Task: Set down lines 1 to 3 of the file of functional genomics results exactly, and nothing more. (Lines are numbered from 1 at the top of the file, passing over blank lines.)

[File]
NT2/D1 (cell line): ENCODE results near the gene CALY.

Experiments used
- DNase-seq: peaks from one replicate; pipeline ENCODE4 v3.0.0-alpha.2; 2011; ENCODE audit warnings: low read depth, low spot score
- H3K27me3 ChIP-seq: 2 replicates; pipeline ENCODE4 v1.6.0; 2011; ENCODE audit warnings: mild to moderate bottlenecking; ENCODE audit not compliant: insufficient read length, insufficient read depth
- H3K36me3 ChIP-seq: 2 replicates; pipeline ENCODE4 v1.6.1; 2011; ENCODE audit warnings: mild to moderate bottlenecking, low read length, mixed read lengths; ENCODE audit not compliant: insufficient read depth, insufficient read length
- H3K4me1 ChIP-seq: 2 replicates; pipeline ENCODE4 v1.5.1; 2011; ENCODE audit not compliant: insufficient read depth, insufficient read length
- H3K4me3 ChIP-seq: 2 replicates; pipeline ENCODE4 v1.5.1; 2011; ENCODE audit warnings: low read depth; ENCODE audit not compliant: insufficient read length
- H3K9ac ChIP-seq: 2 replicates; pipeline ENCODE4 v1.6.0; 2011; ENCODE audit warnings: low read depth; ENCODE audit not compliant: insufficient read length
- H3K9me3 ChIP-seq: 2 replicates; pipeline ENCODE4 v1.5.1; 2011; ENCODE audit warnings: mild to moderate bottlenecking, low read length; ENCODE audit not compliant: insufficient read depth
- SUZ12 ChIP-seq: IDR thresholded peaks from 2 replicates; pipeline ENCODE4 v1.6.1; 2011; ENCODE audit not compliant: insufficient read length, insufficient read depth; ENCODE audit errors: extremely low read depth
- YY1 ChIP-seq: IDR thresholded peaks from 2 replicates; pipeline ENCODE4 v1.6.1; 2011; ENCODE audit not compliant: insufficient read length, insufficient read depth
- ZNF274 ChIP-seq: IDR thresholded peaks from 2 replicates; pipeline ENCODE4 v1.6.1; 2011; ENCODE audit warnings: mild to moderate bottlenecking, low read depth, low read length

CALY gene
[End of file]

NT2/D1 (cell line): ENCODE results near the gene CALY.

Experiments used
- DNase-seq: peaks from one replicate; pipeline ENCODE4 v3.0.0-alpha.2; 2011; ENCODE audit warnings: low read depth, low spot score